Clutch bags are therefore off-limits, given that my hands remain glued to the handles of my crutches in a desperate bid to keep me from falling over. On the rare occasions I have decided to make a bid for crutchless freedom, I have been found a short while later ‘clutching’ a wall, soon to fall in a heap, the bag having been long tossed aside.


Across-body bags are the one viable alternative – small, leather ones work best. But even these, no matter how dainty, kill any attempts to pull off an arresting décolletage. A plunging neckline of a slinky evening number loses its potency when cut in two by a robust leather strap of a bag you were forced to wear because your arms were too busy walking. And so I have learned to simply arrive early and place my bag under the table.

This brings me onto my next point, dressing for dates. You might think that deciding what to wear on a romantic rendezvous would trigger palpitations, cold sweats and sleepless nights. If relationships are initially based on physical attraction, and if first impressions are formed within the first minute of meeting someone, then bags and shoes must be pretty crucial.

READ MORE: Sikh's Aren't Supposed To Cut Their Hair. So Having A Chop Isn't Just Emotional, It's Political Too.

Of course, not only does my clothing bother me, but I worry that if a date gets past the fact I’ve gone to dinner in basketball trainers and we end up on a romantic stroll, I’ll trip him up with my crutches as my desire to get up close and personal leads to the ugly collision of legs and aluminium. This has happened.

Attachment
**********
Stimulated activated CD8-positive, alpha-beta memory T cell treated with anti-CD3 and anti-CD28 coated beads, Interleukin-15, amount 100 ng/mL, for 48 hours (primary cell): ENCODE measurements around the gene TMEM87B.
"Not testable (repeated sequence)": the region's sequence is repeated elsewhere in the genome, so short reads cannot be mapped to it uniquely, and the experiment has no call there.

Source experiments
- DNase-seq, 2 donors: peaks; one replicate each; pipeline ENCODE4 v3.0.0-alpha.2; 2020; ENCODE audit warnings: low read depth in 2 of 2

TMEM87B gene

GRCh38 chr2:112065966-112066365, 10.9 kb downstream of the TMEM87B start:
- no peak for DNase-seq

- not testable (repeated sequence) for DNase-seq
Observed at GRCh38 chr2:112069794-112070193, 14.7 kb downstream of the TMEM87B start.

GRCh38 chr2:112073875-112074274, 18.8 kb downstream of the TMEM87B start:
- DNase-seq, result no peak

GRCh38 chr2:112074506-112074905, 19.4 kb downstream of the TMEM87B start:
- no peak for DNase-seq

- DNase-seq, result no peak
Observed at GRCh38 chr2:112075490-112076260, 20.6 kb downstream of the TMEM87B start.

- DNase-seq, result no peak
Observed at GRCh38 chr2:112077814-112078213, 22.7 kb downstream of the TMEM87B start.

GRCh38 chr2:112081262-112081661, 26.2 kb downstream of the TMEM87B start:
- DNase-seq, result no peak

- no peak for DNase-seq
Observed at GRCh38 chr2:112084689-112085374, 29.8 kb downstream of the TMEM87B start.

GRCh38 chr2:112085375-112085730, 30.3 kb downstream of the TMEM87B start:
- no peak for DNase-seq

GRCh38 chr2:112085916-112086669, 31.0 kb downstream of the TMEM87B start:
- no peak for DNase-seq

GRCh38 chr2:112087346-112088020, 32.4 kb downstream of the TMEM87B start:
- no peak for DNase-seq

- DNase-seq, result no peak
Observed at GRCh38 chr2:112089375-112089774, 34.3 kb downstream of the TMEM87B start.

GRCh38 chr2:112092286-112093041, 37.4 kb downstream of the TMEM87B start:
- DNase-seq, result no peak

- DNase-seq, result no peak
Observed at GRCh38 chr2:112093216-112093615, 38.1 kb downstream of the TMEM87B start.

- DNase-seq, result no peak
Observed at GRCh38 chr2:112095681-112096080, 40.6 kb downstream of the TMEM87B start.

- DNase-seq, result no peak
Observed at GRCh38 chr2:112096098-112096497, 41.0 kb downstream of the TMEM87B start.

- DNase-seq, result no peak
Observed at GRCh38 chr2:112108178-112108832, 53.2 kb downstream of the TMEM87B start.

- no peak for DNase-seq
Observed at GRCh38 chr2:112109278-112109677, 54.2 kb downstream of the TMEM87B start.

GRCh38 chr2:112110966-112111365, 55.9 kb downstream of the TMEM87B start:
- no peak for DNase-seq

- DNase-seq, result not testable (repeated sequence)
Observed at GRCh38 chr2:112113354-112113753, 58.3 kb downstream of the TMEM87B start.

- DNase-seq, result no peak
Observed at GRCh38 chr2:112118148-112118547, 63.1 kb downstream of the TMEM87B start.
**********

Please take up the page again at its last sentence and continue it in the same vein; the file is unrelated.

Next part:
I’d be lying if I said that the physical barriers between me and sartorial perfection don’t worry me when prepping for a date. But, in truth these thoughts vanish from my mind almost as soon as they arrive.

I have a wonderful life, and one which my miraculous body makes possible. With just half an hour of physio every morning I am supple enough to get to work pain-free in a job I love. I successfully navigate the Tube, its escalators and its impatient ticket barriers. Then, at the end of the day, get to the cinema and am lost in the latest film. I do choir concerts standing up like everyone else. I have danced until 6am in the morning, canoed down a Spanish river and walked up Pen-y-ghent mountain. All because my incredible, infatigable, indestructible, beautiful body let me do it.

And so when you feel like that about your body, what you wear on a date doesn’t matter. What you wear anywhere doesn’t seem to matter.

Like this? Then you might also be interested in...

Here’s Some Insanely Stylish Girls Who Prove Two Coats Are Better Than One

The Realities Of Being A So Called Plus Size Model

Here’s A Few Secrets As To How To Find The Perfect Red Dress

Picture: Anne Mumford

This article originally appeared on The Debrief.

Just so you know, whilst we may receive a commission or other compensation from the links on this website, we never allow this to influence product selections - read why you should trust us